14. Spijker, Jeroen J.A. & Cámara, Antonio D. & Blanes, Amand, 2012. "The health transition and biological living standards: Adult height and mortality in 20th-century Spain," Economics & Human Biology, Elsevier, pages 276-288.
    15. Richard H. Steckel & Roderick Floud, 1997. "Introduction to "Health and Welfare during Industrialization"," NBER Chapters,in: Health and Welfare during Industrialization, pages 1-16 National Bureau of Economic Research, Inc.
    16. Komlos, John, 1998. "Shrinking in a Growing Economy? The Mystery of Physical Stature during the Industrial Revolution," The Journal of Economic History, Cambridge University Press, vol. 58(03), pages 779-802, September.
    17. Richard H. Steckel & Roderick Floud, 1997. "Health and Welfare during Industrialization," NBER Books, National Bureau of Economic Research, Inc, number stec97-1.
    18. Ayuda, María-Isabel & Puche-Gil, Javier, 2014. "Determinants of height and biological inequality in Mediterranean Spain, 1859–1967," Economics & Human Biology, Elsevier, pages 101-119.
    19. Robert W. Fogel & Nathaniel Grotte, 2011. "An Overview of The Changing Body: Health, Nutrition, and Human Development in the Western World Since 1700," NBER Working Papers 16938, National Bureau of Economic Research, Inc.
    20. Schoch, Tobias & Staub, Kaspar & Pfister, Christian, 2012. "Social inequality and the biological standard of living: An anthropometric analysis of Swiss conscription data, 1875–1950," Economics & Human Biology, Elsevier, pages 154-173.
    21. Richard H. Steckel, 1995. "Stature and the Standard of Living," Journal of Economic Literature, American Economic Association, pages 1903-1940.
    22. Javier Puche-Gil, 2010. "Guerra Civil, autarquía franquista y bienestar biológico en el mundo rural valenciano (1936-1949)," Historia Agraria. Revista de Agricultura e Historia Rural, Sociedad Española de Historia Agraria, pages 129-162.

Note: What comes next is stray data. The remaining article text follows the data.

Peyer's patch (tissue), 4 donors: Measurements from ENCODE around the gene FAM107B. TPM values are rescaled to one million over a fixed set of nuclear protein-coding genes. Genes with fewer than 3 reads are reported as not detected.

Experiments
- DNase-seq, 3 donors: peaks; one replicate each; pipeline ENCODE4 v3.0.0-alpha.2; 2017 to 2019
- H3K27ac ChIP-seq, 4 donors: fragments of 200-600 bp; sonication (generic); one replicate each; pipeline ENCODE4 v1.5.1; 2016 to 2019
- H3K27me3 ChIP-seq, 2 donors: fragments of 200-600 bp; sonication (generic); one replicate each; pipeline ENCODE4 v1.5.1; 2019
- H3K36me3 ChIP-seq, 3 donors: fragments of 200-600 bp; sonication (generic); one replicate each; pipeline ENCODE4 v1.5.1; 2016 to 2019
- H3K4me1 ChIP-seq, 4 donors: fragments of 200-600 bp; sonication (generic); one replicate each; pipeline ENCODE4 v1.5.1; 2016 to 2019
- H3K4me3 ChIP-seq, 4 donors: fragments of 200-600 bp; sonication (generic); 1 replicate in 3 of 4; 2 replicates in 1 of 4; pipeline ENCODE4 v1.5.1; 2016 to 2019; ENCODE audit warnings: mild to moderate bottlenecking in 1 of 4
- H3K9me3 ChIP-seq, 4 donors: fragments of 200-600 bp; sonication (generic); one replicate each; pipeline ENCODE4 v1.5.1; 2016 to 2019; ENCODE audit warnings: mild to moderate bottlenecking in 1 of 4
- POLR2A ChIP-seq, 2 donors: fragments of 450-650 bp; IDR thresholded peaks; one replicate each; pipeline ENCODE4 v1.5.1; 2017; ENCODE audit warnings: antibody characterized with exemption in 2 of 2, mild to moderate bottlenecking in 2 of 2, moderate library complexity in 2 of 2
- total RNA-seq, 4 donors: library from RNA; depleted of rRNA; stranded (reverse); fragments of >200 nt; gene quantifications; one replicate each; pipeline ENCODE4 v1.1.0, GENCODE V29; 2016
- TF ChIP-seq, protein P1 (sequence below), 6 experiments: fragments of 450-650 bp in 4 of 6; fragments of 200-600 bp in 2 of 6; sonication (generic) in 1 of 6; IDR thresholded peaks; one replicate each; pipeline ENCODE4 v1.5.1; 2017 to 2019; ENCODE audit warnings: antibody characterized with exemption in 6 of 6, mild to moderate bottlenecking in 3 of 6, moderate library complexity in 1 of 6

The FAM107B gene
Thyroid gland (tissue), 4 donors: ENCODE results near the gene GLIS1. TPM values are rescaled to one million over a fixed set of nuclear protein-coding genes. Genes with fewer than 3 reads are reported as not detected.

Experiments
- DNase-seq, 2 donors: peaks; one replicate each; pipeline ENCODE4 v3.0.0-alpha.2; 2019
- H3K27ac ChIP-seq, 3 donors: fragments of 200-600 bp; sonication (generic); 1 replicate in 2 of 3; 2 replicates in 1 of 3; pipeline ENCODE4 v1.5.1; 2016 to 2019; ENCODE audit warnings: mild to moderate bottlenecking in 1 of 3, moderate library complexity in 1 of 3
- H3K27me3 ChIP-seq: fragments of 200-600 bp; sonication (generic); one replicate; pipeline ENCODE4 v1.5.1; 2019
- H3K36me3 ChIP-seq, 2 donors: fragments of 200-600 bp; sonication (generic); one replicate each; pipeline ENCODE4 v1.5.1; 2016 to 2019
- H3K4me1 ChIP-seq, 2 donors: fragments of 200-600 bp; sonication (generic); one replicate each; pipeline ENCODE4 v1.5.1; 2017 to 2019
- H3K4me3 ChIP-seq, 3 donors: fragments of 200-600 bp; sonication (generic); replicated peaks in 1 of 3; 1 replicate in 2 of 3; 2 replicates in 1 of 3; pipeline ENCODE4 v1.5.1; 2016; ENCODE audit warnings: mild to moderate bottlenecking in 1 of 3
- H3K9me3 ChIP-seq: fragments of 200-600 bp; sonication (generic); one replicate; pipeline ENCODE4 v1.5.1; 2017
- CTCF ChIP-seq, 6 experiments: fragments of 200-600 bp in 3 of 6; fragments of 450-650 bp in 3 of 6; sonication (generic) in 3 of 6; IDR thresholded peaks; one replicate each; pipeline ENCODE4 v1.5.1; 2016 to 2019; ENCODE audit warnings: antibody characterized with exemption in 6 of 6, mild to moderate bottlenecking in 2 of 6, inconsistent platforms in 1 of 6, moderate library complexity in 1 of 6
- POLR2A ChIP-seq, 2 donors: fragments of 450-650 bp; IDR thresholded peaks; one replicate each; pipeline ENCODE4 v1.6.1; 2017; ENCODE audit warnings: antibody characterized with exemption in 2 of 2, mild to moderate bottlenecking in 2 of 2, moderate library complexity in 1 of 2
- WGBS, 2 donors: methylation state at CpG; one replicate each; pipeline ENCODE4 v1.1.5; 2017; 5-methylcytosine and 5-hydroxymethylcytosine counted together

Full references (including those not matched with items on IDEAS)

    More about this item

    Keywords

    Spain; 19th Century; common lands; privatization; socio-ecological context;

    JEL classification:

    • N43 - Economic History - - Government, War, Law, International Relations, and Regulation - - - Europe: Pre-1913
    • N53 - Economic History - - Agriculture, Natural Resources, Environment and Extractive Industries - - - Europe: Pre-1913
    • P48 - Economic Systems - - Other Economic Systems - - - Political Economy; Legal Institutions; Property Rights; Natural Resources; Energy; Environment; Regional Studies
    • P14 - Economic Systems - - Capitalist Systems - - - Property Rights

    NEP fields

    This paper has been announced in the following NEP Reports:

    Statistics

    Access and download statistics

    Corrections

    All material on this site has been provided by the respective publishers and authors. You can help correct errors and omissions. When requesting a correction, please mention this item's handle: RePEc:seh:wpaper:1003. See general information about how to correct material in RePEc.

    For technical questions regarding this item, or to correct its authors, title, abstract, bibliographic or download information, contact: (Antonio Linares). General contact details of provider: http://edirc.repec.org/data/sehiaea.html .

    If you have authored this item and are not yet registered with RePEc, we encourage you to do it here. This allows to link your profile to this item. It also allows you to accept potential citations to this item that we are uncertain about.

    We have no references for this item. You can help adding them by using this form .

    If you know of missing items citing this one, you can help us creating those links by adding the relevant references in the same way as above, for each refering item. If you are a registered author of this item, you may also want to check the "citations" tab in your RePEc Author Service profile, as there may be some citations waiting for confirmation.

    Please note that corrections may take a couple of weeks to filter through the various RePEc services.

    IDEAS is a RePEc service hosted by the Research Division of the Federal Reserve Bank of St. Louis . RePEc uses bibliographic data supplied by the respective publishers.